There are a couple of instances of the animals killing sheep, Copeland said, but they’re rare enough that biologists can name the specific cases.

Why Colorado? 

There is support for the plan from some leaders in Colorado. Gov. Jared Polis included it in his 2024-2025 budget letter, which serves as a request to the legislature and outlines priorities for the coming year. The request noted funding for biodiversity saying, “This budget expands Colorado Parks and Wildlife’s capacity to protect biodiversity across all species and achieve successful reintegration of wolverines into our high mountain ecosystems.”

Ivan said Colorado could play an important role in helping the species recover in the contiguous United States.

“We've gone through the exercise of modeling and mapping wolverine habitat in Colorado, and there's a fair amount of it —over 30,000 square kilometers, which makes us actually the largest unoccupied block of habitat left in the Lower 48,” Ivan said. “About a fifth of all the habitat in the Lower 48 occurs in Colorado.” 

On top of that, the idea of bringing the species to Colorado dates back decades, even before the 2010 proposal. 

“Starting in 1997-1998, our agency had decided based on our mission as a wildlife agency that we wanted to restore both Canada lynx and wolverines to Colorado,” Ivan said. 

CPW went with Lynx first, which Ivan said has been successful and could demonstrate a viable path for wolverines.

“There are some similarities between lynx and wolverines. They're sort of rare, solitary, forest-carnivore-kinds-of species, so that does give us a bit of confidence,” Ivan said. “But, they are different species. There's some important differences and wolverines present their own challenges for sure.”

The Challenge

Among those challenges, Copeland said, is that wolverines are already rare and any effort to relocate them will ultimately lead to some incidental killing of the species. 

“There's many characteristics of the wolverine that’s going to make it really difficult to reintroduce this animal. The primary one is the fact that the females are pregnant most of the winter, and you're going to have to try to deal with that. Secondly, they're very rare. Wherever you go to get your animals is going to be, it's going to have a detrimental effect on the population that they come out of,” he said. 

Additionally, wolverines in the contiguous United States were listed as a threatened species in November 2023, which limits where source animals for a new population could come from. Ivan said concern over relocating animals is not without merit.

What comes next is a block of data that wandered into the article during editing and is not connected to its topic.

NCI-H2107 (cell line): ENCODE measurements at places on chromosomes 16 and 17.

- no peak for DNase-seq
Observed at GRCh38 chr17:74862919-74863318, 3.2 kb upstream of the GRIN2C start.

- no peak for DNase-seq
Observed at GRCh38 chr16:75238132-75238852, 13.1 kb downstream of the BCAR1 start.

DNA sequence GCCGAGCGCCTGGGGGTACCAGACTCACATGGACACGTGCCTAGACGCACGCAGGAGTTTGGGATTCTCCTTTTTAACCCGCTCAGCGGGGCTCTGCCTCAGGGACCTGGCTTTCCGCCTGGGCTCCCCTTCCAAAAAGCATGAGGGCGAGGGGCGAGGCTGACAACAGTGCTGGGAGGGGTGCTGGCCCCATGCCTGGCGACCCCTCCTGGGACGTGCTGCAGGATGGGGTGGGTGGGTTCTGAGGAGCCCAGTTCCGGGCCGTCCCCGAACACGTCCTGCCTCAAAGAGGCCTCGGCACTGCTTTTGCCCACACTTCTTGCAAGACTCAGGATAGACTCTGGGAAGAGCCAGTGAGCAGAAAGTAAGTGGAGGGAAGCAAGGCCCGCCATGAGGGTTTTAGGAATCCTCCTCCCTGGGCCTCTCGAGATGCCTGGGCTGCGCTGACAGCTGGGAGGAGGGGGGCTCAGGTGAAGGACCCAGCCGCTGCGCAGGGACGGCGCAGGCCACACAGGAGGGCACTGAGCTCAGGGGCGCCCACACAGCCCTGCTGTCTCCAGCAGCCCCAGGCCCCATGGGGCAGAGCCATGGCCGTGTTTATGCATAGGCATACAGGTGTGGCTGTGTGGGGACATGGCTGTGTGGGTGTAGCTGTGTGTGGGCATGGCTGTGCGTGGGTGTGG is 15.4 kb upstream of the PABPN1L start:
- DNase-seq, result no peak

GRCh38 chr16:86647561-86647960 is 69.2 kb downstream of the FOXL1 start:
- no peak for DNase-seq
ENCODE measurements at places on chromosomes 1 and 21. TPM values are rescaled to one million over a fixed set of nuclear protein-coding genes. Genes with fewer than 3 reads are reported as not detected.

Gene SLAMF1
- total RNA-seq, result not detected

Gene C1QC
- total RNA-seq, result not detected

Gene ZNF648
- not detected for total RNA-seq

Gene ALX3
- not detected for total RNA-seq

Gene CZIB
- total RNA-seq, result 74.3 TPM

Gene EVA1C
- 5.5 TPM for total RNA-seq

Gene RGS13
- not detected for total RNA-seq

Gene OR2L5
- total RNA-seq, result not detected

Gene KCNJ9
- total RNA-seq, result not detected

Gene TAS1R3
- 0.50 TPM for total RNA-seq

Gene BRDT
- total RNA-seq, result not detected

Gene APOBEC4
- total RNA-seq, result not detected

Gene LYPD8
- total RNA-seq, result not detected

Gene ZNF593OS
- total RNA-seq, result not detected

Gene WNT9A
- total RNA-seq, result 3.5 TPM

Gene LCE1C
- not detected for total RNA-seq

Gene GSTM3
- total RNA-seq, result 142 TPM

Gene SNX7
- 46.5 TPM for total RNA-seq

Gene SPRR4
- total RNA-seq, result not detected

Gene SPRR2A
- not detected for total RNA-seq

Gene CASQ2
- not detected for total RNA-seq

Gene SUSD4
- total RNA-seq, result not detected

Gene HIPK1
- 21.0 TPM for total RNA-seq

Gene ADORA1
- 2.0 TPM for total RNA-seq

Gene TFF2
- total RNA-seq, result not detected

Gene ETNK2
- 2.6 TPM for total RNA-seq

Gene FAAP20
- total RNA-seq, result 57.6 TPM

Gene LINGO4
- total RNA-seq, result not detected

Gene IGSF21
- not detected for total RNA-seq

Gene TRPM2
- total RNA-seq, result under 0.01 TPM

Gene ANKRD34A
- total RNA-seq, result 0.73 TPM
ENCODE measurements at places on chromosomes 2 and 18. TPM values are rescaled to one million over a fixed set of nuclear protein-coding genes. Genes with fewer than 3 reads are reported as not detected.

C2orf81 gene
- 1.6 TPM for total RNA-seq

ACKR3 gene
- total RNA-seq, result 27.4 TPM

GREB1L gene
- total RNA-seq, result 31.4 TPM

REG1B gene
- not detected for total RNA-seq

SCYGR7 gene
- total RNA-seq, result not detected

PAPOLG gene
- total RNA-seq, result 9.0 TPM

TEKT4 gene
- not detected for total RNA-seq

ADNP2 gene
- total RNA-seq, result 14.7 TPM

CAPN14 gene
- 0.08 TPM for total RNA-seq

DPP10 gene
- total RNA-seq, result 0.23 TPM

“We're wildlife people. We certainly don't want to do any harm to individual (wolverine) if we can help it. And we certainly don't want to do any harm to any of the source populations either,” he said. “We certainly think it's doable, but we need to be careful on all those fronts. And we have a lot of details in our current plan that we think are important.” 

As for where wolverines could come from, Ivan said there’s no set location yet. CPW staff is listing out the types of regions that would best adapt to moving to Colorado — higher alpine, perhaps with a taste for marmots. 

“There will be a lot of logistical concerns in terms of finding willing partners in Canada or Alaska to help us, trying to figure out which of those populations might be able to sustain offtake, etc. so those are kind of the two top-line things that come to mind immediately,” he said. 

Copeland said he has no doubt CPW is qualified for species relocation — he was involved in some of the discussions about lynx and wolverines — but he thinks it’s possible that wolverines are already on their way to recovering and people just need to be patient. A mix of habitat improvements and policies against trapping has already helped the species rebound. A few more tweaks, he said, and the animals may get back to Colorado on their own.

“If wolverines are going to make it down here, what's the likely route that they're going to take? Probably off the end of Southeast Idaho, drop down into the Wasatch (range) and Uintas, and then jump across through Dinosaur into maybe the Flat Top (Wilderness Area),” he said. “So what are potentially some of the barriers along that route that we could look at and address? What is the best thing that we can do to encourage these animals to make it down here?”